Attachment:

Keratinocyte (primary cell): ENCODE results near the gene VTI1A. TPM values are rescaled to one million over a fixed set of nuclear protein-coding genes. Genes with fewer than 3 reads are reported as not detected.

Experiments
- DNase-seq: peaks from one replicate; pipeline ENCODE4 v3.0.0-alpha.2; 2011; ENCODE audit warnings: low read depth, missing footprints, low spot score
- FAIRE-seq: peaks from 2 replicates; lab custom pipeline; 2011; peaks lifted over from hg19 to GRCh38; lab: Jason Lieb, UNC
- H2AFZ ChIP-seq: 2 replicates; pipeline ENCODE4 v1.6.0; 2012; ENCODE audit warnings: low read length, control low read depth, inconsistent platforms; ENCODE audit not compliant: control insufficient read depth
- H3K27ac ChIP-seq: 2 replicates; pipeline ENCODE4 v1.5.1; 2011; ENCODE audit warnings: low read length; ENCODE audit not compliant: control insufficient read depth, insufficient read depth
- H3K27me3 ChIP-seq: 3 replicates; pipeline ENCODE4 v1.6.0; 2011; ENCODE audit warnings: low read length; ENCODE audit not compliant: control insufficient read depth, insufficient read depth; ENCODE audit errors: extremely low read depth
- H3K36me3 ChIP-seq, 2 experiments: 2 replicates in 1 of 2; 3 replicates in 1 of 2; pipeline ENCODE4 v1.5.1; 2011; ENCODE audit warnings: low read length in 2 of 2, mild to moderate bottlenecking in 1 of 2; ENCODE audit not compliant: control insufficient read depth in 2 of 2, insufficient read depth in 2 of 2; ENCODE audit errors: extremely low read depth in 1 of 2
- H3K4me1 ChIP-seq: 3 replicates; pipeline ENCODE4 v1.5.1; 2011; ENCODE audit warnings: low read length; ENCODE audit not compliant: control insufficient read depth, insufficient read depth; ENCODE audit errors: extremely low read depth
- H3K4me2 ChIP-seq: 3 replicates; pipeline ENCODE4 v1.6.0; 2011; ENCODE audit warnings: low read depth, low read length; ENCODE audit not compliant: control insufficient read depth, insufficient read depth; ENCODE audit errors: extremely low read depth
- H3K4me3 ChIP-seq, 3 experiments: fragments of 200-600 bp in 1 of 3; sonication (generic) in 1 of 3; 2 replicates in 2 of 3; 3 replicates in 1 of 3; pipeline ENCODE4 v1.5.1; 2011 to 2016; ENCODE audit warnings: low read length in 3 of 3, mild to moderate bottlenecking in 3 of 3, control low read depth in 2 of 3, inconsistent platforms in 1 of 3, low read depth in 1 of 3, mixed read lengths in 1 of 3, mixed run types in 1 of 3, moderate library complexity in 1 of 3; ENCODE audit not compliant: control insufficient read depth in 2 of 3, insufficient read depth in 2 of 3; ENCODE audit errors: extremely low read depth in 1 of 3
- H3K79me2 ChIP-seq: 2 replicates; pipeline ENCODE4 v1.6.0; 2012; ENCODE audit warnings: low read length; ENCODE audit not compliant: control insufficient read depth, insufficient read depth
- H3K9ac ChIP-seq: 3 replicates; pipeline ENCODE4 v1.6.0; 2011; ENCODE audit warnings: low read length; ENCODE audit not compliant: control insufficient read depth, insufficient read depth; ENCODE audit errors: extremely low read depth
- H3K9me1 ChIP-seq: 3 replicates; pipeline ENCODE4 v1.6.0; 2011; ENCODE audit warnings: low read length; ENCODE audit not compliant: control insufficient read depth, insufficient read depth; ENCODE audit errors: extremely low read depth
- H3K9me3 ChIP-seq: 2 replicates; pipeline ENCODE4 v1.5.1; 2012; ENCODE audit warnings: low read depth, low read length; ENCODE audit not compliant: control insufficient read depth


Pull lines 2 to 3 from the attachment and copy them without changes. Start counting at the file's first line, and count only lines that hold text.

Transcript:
Experiments
- DNase-seq: peaks from one replicate; pipeline ENCODE4 v3.0.0-alpha.2; 2011; ENCODE audit warnings: low read depth, missing footprints, low spot score